Associate Professor Bev Margaret Ann France

PhD, MSc, DipTchg


Bev joined the University after a career of teaching science and biology in secondary schools in London, Christchurch and Wellington.

Her research interests include science and technology education especially when they are focussed on SocioScientific Issues.  She is researching how such issues provide a context for curriculum development in both science and technology education.  Communication about science and technology is a particular focus of her work and she has published a book that proposes a model for enhancing communication when the science community talks to the public: : A model for communication about biotechnology.  Her recent book continues this communication focus where she provided research about connecting learners with scientists and technologists Bringing Communities Together. Communication about SocioScientific Issues (CASSIS) is her latest research project where researchers from England and Toulouse are working on a pedagogy to improve communication between groups with different opinions about the control of pest animals when they interact with agriculture. 

The public understanding of science and technology depends on how these disciplines are represented.  Barriers to understanding provide further avenues of research and she is researching how models both enhance and provide barriers to understanding.

Bev worked with Vicki Compton on developing two new strands (The Nature of Technology and Technological Knowledge) for the Technology Curriculum. Background information and papers can be found on TKI.

Research | Current

  • Communication about SocioScientific Issues
  • Learning in Science Education
  • Technology education - Nature of technology
  • Public understanding of science
  • Narrative research about scientists’ lives

Postgraduate supervision

Research students

  • Brent Wagner - Modelling and learning in science: making cultural links
  • Kathryn Garthwaite - Perceptions of nature and risk.  Influences on secondary students' meaningful communcations about possum pest control in NZ
  • Patricia Potter - The role of experience in developing design and problem solving expertise with hard materials.
  • Wendy Slatter - Food for thought.  Food literacy for the 21st Century.

Recently completed post graduate projects

  • MProfSt (2014) Rajesh Ram - Biosecurity: an option or a necessity?  Young people's views.
  • MProfSt (2014)  Elizabeth de Roo - The role of models in science learning: Secondary students' views
  • PhD (2012) Sally Birdsall - The pedagogical realisation of education for sustainability.
  • MEd (2012) Kathryn Garthwaite - Year 10 students' expression of scientific literacy.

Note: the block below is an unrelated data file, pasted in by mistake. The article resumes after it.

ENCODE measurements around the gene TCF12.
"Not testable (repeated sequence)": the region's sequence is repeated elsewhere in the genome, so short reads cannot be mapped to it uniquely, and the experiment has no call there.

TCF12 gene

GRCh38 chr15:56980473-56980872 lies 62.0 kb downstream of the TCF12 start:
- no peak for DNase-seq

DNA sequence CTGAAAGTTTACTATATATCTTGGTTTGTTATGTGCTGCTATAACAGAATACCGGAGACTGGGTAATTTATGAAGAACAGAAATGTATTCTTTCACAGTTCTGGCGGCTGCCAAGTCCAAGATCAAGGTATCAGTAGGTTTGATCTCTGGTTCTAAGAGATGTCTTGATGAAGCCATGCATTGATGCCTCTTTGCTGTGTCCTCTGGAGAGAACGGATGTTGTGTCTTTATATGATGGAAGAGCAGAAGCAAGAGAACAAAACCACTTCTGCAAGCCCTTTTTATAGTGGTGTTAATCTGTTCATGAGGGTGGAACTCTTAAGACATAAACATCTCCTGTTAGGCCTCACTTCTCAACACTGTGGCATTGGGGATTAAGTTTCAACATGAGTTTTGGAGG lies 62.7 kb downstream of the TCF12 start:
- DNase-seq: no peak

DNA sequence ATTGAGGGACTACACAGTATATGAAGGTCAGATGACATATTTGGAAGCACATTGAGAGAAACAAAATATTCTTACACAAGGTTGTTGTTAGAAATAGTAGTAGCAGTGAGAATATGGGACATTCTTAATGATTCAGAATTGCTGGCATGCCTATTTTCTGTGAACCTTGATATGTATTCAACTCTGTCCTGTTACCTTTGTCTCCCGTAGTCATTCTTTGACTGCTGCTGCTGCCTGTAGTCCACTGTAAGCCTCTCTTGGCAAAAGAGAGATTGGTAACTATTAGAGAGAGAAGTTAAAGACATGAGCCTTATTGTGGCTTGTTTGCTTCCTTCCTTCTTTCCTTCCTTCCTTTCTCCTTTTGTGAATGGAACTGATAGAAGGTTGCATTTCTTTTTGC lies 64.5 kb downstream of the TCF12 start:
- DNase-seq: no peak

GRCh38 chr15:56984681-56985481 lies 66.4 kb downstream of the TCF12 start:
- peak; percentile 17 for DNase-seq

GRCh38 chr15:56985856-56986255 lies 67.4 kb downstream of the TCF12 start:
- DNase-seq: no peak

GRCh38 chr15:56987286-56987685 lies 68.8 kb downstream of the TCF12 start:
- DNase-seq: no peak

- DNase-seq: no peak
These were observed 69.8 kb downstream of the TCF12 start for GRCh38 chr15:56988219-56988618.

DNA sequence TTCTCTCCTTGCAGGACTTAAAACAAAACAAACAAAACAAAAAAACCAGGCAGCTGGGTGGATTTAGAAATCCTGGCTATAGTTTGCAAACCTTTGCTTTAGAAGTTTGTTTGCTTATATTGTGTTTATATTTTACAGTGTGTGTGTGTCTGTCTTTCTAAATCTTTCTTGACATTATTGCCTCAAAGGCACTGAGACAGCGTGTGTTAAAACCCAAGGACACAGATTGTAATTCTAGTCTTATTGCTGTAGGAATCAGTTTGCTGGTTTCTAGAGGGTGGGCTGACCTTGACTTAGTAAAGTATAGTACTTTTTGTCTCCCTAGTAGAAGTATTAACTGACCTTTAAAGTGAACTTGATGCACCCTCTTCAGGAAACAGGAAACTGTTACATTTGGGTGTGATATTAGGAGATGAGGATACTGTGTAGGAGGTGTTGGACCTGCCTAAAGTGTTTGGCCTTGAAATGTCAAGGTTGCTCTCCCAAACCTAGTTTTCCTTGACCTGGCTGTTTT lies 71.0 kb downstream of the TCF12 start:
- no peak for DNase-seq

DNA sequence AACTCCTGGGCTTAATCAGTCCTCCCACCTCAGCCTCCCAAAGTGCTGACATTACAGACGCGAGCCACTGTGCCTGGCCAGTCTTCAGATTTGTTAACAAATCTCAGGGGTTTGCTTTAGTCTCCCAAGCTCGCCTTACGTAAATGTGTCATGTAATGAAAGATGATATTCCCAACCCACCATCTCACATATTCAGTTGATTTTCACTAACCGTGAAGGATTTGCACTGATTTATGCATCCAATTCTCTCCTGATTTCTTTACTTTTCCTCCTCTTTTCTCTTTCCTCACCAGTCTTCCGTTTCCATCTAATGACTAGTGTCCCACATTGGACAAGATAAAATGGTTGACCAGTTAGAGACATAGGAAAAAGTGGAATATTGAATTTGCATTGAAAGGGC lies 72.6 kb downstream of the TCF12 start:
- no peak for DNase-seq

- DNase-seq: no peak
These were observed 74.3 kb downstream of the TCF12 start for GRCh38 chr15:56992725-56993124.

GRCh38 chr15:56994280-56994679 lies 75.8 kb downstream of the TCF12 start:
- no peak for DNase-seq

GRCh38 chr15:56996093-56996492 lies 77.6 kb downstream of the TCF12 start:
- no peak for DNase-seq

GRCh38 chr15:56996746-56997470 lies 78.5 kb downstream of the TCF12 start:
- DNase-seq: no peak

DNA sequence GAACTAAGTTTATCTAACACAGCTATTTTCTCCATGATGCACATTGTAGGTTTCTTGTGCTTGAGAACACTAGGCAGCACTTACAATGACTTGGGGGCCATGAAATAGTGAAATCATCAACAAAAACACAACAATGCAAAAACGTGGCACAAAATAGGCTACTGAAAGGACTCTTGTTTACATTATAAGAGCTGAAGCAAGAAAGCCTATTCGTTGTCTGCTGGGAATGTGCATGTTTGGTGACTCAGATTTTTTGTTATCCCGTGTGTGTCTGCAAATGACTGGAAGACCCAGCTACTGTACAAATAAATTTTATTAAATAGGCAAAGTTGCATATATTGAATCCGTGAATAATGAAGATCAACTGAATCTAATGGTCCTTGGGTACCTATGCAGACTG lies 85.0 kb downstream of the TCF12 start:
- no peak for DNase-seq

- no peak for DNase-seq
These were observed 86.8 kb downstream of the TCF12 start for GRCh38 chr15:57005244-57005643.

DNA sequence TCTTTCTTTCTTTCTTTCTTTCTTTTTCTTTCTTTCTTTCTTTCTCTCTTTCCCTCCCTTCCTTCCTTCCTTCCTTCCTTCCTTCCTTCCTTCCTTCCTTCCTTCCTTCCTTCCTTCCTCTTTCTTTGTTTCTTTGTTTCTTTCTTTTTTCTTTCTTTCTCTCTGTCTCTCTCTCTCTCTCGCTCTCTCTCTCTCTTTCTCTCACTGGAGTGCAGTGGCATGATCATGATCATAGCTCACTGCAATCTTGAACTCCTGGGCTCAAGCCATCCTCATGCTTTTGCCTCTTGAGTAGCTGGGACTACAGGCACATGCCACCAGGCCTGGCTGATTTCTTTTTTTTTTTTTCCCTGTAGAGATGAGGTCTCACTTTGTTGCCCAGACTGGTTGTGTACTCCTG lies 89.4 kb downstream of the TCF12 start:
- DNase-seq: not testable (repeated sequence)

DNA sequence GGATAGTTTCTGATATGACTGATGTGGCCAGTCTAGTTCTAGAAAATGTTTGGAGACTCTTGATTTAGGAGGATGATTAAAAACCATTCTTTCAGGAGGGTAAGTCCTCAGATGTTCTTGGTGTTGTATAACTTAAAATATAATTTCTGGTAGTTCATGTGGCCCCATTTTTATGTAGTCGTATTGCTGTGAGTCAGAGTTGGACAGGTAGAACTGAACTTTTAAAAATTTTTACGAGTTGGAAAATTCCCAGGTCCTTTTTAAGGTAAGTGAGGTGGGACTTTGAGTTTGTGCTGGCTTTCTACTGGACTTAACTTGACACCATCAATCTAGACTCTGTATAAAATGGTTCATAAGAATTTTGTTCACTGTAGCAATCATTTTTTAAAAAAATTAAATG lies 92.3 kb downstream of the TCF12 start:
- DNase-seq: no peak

• MProfSt (2012) Nicholas Major - Students' views of global warming and the factors influencing their involvement in environmental issues.
  • MProfSt (2012) Helen Mason -  Developing opinions about socioscientific issues.





Areas of expertise

Science education, Technology education, PCK, Communication models.

Selected publications and creative works (Research Outputs)

As of 29 October 2020 there will be no automatic updating of 'selected publications and creative works' from Research Outputs. Please continue to keep your Research Outputs profile up to date.
  • Heap, R., & France, B. (2013). Realising the potential of an authentic context to understand the characteristics of NOS and NOT: You, Me and UV. International Journal of Science Education, 35 (2).10.1080/09500693.2011.653417
    Other University of Auckland co-authors: Rena Heap
  • France, B., & Compton, V. (Eds.) (2012). Bringing communities together: Connecting learners with scientists or technologists. Rotterdam, The Netherlands: Sense Publishers.
  • Bray, B., France, B., & Gilbert, J. K. (2011). Identifying the essential elements of effective science communication: What do the experts say?. International Journal of Science Education Part B, 2 (1), 23-41. 10.1080/21548455.2011.611627
  • Birdsall, S., & France, B. (2011). Attitudes towards using animals in research and teaching: Opinions from a selected group of female secondary school students. Kotuitui: New Zealand Journal of Social Sciences Online, 6 (1-2), 15-25. 10.1080/1177083X.2011.614263
    Other University of Auckland co-authors: Sally Birdsall
  • France, B. (2011). How Post Normal views of science have contributed to a model of communication about biotechnology. Futures, 43, 166-172. 10.1016/j.futures.2010.10.005
  • France, B., & Bay, J. L. (2010). Questions Students Ask: Bridging the gap between scientists and students in a research institute classroom. International Journal of Science Education, 32 (2), 173-194. 10.1080/09500690903205189
    Other University of Auckland co-authors: Jacquie Bay
  • France, B., Compton, V. J., & Gilbert, J. K. (2010). Understanding modelling in technology and science: the potential of stories from the field. International Journal of Technology and Design Education, 21 (3), 381-394. 10.1007/s10798-010-9126-4
  • France, B. (2010). Narrative interrogation: constructing parallel stories. In S. Rodrigues (Ed.) Using analytical frameworks for classroom research (pp. 90-108). Abingdon, Oxon: Routledge Falmer.

Contact details

Primary office location

Level 3, Room 333A
New Zealand